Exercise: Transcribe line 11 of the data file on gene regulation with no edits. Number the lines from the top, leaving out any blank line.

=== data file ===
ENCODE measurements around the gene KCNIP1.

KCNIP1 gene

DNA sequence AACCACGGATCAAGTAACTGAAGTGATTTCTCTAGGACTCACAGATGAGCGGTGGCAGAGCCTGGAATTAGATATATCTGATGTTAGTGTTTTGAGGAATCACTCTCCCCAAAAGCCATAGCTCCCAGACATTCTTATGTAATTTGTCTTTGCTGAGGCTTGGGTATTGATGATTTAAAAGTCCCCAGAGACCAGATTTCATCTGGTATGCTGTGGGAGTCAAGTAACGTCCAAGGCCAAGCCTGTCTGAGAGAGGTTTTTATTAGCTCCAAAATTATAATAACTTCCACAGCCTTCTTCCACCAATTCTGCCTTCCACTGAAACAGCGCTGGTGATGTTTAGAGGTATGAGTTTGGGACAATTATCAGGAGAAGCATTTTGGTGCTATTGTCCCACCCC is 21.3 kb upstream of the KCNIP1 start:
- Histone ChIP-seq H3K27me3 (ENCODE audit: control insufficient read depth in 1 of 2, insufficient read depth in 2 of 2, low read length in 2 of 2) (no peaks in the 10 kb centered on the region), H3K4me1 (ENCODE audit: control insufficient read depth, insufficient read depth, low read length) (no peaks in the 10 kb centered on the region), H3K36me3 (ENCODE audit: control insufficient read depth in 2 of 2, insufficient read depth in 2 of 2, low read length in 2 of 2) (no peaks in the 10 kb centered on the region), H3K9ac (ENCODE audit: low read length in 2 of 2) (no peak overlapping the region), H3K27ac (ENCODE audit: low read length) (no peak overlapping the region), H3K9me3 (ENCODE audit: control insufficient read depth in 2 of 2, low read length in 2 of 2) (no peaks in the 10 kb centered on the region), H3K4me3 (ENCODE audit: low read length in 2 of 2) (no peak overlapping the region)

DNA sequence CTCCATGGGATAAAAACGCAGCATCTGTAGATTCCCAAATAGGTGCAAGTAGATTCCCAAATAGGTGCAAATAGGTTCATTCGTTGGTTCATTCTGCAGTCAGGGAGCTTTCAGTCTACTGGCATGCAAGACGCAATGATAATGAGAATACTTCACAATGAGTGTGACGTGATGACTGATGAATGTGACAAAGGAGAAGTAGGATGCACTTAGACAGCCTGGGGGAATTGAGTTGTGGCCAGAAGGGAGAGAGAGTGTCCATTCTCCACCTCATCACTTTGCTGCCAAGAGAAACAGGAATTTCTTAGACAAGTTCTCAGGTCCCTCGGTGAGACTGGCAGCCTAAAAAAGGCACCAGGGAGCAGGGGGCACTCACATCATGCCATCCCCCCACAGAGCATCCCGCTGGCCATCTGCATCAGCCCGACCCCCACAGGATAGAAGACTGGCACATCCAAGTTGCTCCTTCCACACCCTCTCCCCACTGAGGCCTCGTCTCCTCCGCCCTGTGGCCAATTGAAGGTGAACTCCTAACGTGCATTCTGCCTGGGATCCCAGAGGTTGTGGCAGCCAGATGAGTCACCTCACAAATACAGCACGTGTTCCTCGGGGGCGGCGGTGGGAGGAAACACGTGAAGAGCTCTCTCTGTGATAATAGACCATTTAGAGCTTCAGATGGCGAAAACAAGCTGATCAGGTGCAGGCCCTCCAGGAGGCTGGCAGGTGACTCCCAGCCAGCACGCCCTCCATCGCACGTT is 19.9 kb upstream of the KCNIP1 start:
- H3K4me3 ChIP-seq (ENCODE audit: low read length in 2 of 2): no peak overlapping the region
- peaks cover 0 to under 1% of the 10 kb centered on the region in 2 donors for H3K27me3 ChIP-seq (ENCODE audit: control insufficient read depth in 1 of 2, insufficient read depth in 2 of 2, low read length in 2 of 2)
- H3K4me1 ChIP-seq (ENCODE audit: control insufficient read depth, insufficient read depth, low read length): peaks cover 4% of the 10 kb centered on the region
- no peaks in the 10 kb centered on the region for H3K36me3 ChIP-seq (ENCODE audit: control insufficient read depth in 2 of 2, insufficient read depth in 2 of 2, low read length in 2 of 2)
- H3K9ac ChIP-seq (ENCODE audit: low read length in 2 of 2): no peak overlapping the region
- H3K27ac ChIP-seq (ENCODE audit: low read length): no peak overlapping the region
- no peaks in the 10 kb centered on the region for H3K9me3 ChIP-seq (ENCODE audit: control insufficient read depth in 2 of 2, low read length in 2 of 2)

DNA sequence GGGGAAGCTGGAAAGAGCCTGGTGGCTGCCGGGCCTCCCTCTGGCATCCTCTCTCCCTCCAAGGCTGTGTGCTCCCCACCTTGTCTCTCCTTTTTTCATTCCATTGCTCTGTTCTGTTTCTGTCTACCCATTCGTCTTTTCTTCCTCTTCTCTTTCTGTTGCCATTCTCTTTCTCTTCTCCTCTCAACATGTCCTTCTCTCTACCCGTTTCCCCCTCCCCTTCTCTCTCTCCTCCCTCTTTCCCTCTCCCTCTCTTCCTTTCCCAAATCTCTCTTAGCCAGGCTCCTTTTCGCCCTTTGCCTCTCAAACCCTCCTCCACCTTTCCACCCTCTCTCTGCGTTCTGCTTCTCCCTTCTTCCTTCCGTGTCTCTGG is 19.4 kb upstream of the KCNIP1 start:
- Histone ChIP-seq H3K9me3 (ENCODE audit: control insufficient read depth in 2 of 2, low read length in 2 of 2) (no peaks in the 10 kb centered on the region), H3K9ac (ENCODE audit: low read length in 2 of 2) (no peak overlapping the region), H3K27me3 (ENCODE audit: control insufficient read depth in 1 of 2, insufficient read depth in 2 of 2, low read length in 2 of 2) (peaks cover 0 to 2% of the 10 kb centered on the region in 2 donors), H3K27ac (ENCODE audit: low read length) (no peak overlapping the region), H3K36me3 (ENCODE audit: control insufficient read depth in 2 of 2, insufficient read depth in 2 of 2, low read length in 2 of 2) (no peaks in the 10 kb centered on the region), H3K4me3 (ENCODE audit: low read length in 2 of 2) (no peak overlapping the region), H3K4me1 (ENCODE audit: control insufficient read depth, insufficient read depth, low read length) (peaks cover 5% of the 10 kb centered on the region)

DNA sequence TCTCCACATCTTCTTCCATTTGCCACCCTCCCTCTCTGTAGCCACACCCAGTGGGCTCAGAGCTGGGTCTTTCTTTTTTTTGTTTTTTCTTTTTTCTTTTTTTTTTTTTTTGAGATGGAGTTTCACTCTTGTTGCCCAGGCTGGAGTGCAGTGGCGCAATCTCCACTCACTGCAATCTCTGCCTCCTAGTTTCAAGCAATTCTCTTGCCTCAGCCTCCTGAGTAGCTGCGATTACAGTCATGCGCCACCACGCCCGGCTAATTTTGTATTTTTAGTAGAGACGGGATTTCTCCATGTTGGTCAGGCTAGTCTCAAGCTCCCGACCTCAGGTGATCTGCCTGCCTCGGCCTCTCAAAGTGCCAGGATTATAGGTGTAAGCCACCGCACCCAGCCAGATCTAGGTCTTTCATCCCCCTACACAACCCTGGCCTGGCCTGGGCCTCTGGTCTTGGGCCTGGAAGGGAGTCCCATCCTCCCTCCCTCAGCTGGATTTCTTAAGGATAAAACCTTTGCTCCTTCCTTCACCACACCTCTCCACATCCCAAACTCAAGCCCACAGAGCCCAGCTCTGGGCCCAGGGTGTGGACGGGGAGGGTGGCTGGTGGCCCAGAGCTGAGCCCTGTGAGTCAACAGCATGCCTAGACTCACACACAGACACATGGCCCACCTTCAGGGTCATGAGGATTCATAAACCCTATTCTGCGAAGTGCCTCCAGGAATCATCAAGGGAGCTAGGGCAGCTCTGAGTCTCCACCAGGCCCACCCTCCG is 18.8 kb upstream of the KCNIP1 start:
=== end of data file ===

- H3K27ac ChIP-seq (ENCODE audit: low read length): no peak overlapping the region